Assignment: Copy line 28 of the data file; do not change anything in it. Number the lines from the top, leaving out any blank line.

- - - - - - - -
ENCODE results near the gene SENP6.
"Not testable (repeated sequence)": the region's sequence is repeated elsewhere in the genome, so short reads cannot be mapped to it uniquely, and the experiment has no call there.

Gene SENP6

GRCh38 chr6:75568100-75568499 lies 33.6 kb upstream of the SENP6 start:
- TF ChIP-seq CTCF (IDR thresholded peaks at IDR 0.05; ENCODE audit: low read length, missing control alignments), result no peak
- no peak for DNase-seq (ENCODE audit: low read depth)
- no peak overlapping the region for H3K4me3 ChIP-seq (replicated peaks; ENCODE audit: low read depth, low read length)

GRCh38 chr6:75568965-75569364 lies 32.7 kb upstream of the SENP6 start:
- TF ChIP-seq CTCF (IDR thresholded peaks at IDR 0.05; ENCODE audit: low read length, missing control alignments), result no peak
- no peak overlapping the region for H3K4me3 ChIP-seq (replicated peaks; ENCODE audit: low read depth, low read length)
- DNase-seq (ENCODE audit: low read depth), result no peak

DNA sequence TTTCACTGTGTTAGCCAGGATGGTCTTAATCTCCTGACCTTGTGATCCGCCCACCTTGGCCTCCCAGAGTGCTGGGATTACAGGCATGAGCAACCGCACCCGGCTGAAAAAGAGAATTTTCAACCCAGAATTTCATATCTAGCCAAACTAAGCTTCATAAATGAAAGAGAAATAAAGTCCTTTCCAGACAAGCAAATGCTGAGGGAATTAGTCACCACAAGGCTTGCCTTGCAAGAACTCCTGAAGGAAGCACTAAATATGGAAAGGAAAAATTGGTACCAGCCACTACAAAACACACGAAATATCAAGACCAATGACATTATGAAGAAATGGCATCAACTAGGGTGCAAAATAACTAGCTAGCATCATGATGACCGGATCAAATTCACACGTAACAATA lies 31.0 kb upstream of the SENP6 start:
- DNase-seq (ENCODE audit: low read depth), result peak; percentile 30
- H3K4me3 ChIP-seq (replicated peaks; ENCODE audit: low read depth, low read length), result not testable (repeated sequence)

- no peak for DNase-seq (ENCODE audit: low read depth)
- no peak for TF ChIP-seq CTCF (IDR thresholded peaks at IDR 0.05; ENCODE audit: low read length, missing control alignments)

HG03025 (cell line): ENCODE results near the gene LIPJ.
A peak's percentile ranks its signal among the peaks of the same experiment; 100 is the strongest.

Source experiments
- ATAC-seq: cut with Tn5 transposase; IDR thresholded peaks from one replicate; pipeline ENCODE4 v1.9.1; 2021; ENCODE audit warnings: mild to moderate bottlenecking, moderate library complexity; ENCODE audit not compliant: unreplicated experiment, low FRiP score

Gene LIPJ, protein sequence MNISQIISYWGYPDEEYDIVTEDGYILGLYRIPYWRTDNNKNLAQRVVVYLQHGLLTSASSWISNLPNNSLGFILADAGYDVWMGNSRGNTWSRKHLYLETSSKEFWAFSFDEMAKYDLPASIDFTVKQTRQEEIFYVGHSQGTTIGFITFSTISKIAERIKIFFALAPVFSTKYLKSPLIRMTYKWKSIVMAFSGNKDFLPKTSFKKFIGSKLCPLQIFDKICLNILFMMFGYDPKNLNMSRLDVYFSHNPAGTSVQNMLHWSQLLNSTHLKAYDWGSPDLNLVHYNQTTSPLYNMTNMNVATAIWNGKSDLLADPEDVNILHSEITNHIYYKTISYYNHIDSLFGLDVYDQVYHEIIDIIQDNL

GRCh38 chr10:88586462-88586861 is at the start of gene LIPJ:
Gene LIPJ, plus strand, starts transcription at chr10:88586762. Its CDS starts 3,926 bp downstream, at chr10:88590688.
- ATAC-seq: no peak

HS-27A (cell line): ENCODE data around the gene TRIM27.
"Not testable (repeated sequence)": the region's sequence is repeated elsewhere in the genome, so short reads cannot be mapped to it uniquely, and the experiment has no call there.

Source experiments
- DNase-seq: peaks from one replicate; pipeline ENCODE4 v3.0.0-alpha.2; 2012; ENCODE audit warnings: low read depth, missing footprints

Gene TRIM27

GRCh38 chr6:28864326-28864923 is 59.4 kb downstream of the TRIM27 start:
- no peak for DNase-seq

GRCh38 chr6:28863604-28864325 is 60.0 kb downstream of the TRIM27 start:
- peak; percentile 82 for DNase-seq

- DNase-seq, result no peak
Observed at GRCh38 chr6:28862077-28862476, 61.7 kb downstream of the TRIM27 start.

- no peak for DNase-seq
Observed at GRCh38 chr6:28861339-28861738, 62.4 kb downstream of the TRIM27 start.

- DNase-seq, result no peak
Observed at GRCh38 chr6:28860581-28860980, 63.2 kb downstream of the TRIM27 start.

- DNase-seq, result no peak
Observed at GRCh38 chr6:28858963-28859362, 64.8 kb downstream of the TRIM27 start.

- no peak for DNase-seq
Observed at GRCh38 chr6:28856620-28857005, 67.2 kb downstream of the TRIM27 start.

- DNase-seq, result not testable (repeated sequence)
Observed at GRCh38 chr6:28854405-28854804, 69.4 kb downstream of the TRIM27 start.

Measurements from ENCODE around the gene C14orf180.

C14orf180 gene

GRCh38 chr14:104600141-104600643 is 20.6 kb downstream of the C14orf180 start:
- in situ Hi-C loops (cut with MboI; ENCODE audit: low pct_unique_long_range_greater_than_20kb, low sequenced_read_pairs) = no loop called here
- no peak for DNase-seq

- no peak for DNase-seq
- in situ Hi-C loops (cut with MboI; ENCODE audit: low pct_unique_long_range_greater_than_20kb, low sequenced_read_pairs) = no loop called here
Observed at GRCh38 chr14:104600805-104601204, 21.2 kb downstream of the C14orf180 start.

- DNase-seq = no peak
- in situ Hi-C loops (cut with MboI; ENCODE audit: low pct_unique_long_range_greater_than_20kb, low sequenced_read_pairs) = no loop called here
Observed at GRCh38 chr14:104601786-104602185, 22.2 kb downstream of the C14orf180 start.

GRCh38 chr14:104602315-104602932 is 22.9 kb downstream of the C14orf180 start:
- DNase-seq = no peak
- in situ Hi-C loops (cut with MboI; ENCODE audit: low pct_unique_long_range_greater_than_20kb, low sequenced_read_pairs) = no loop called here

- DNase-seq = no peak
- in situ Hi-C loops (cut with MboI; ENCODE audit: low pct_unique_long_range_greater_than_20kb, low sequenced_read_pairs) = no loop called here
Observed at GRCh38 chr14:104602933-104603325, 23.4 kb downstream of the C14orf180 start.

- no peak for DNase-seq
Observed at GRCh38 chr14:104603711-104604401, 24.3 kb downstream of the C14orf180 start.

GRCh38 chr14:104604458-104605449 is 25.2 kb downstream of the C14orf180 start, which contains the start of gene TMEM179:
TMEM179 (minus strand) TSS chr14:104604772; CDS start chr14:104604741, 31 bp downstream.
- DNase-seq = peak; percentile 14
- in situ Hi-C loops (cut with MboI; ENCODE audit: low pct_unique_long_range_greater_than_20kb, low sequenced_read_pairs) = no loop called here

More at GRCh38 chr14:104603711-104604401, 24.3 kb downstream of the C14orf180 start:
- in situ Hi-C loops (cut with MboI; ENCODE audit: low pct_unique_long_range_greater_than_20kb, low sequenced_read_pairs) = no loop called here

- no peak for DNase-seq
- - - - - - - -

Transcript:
- DNase-seq: peaks from one replicate; pipeline ENCODE4 v3.0.0-alpha.2; 2012; ENCODE audit warnings: low read depth, missing footprints